The bigger issue is that there are ways in which we tear our children down and we don't even realize it. Often times we say we are just joking or playing but we must realize that words or the tongue is sharper than any 2 edge swords and words cut deep. While we think we are only playing and move on, the words we have spoken become engraved in that child's subconscious and it can cause doubt, fear, feelings of inadequacy, shame and the list goes on and on well into their adult lives.
I think about growing up as a dark skin child. My mother and sister were lighter than I. One day I told my mom, "mommy you are brown and Chris, my sister, is white". My mother had to explain to me that we were all black people just different shades. Growing up I was told I was beautiful, I was always complimented and uplifted by my family about my dark skin. There was never a day that I hated being dark or wanted to be any lighter.
Unfortunately, that is not true for all people in the African American community. Some people despise their dark skin. As many know during slavery, the dark slaves were in the field, the light slaves were in the house. Some freedmen were so light that they would pass for white people. So the nature of African Americans had been programmed in us from slavery to hate our skin, our color, to really hate ourselves. To this day their are still articles about light skin vs. dark skin.
So why, why would we as parents with all of the negativity in the media, with most history classes overlooking our complete existence choose to tear our children down instead of build them up?
What am I talking about?
There are parents who say things like this to their children you're:
- never amount to anything
- just like your trifling daddy
The media already does a great job of depicting African Americans in a negative light. We need to not perpetuate it as well in our homes. What we need to do in our homes is teach them their history and show them the positiveness of black America and let them know that every race, nationality, and even religion has positive and negative stereotypes/ideals. That black America is no different than anyone else on the human level and that we all matter, are successful, educated, smart etc.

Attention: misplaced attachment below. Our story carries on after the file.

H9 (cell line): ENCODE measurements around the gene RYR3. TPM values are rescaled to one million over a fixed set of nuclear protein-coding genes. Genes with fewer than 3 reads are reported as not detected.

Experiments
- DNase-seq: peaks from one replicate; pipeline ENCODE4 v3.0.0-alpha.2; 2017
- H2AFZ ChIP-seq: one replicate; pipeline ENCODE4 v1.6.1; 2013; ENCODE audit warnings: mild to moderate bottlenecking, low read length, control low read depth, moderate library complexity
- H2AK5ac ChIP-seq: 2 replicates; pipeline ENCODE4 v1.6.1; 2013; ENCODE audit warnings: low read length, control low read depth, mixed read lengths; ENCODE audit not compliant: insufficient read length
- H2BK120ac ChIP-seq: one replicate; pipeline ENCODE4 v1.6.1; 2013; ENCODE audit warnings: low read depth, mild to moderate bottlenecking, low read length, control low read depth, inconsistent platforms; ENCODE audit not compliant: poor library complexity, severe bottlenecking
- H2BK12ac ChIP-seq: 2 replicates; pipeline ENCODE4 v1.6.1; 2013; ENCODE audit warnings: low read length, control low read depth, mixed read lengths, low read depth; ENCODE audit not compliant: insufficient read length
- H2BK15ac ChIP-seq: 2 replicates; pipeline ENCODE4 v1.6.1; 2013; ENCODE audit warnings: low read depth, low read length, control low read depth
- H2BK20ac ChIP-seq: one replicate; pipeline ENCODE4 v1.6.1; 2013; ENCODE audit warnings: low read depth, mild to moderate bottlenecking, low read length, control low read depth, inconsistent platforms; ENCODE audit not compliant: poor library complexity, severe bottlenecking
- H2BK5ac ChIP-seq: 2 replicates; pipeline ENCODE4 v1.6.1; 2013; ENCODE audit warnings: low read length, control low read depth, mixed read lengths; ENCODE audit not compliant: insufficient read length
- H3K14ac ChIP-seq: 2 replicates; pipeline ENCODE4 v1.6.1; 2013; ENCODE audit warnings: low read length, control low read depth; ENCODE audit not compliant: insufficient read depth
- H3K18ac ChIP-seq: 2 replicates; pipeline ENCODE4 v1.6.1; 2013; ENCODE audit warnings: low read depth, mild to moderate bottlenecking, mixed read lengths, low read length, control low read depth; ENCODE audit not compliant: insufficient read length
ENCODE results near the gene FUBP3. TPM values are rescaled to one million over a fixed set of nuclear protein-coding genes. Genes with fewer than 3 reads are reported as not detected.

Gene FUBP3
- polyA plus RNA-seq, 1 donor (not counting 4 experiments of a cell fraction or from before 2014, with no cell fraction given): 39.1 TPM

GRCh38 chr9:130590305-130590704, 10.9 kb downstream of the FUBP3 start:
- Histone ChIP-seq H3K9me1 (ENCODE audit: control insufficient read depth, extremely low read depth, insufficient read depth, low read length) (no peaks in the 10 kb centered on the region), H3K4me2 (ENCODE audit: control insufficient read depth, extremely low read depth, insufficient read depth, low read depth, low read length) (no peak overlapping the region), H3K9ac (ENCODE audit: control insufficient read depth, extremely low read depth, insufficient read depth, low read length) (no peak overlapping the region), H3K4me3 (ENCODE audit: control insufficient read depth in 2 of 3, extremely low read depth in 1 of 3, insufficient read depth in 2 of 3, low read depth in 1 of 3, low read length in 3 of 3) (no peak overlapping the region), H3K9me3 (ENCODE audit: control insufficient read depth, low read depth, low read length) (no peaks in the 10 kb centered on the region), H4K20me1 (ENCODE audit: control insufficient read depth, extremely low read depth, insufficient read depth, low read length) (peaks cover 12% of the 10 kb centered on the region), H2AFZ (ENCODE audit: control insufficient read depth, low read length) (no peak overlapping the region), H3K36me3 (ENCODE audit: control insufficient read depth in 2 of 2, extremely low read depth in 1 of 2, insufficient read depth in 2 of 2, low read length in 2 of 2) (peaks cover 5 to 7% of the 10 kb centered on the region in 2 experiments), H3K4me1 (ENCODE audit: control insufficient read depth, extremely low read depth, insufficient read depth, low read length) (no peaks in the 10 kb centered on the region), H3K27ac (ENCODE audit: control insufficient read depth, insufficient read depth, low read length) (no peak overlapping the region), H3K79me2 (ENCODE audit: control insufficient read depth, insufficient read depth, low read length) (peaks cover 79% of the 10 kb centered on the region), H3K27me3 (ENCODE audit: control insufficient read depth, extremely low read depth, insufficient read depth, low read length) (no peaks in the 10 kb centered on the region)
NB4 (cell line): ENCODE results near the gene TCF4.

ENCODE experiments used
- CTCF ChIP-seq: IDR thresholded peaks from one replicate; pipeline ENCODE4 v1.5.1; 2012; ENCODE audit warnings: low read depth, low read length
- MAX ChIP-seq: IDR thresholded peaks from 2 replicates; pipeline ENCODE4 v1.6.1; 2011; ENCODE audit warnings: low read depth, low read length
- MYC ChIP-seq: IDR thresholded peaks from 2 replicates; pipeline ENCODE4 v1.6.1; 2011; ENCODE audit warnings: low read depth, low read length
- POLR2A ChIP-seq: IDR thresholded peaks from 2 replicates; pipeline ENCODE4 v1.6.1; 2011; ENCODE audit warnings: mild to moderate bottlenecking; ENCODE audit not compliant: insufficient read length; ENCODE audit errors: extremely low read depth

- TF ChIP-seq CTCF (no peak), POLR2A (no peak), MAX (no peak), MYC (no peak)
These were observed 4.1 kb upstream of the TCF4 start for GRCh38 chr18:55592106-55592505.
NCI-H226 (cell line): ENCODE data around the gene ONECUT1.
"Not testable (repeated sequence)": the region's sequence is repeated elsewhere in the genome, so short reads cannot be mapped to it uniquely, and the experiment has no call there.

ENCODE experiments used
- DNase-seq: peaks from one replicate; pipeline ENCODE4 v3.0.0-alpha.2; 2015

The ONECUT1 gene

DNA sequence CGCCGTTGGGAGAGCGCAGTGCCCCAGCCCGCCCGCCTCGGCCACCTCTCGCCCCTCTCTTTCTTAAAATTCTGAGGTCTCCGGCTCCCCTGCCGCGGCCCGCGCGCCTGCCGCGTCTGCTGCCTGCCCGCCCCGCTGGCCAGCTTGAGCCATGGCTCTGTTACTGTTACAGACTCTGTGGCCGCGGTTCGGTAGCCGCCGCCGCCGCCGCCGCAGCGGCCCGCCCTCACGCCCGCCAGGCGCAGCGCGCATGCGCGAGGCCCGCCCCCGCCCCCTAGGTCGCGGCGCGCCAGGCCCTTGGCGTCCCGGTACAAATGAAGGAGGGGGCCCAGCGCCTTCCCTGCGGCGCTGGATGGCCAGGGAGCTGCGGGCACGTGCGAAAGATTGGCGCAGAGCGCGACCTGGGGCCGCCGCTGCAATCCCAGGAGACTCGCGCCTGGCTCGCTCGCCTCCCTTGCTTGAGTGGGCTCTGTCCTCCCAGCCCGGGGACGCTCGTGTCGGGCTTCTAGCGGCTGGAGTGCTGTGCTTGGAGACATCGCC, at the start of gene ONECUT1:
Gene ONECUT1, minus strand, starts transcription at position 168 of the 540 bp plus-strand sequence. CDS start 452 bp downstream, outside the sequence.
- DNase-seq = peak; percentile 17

You may think, I am not the type of parent that tears my child down. There are subtle ways we tear our children down. Yesterday my son started swim lessons. The lessons seem a bit aggressive to me but none the less the point is to teach him how to swim. So, the instructor had them jump in the pool. The first time my son was reluctant and he did it half way, the next time he jumped right in. Then, the instructor took them to the deepest end of the pool and asked them to jump in onto a floatation device and then he would hold them as they swam the length of the pool. Oh my, my son was afraid, he began shaking and even started crying. I was up in the stands and I just yelled out its ok, you can do it. The instructor spoke with him and talked to him, he didn't jump in but he did get into the deep end and complete the task. When the lessons were over, I told him, you did a great job this week and next week I am sure you will be ready to jump in the deep end.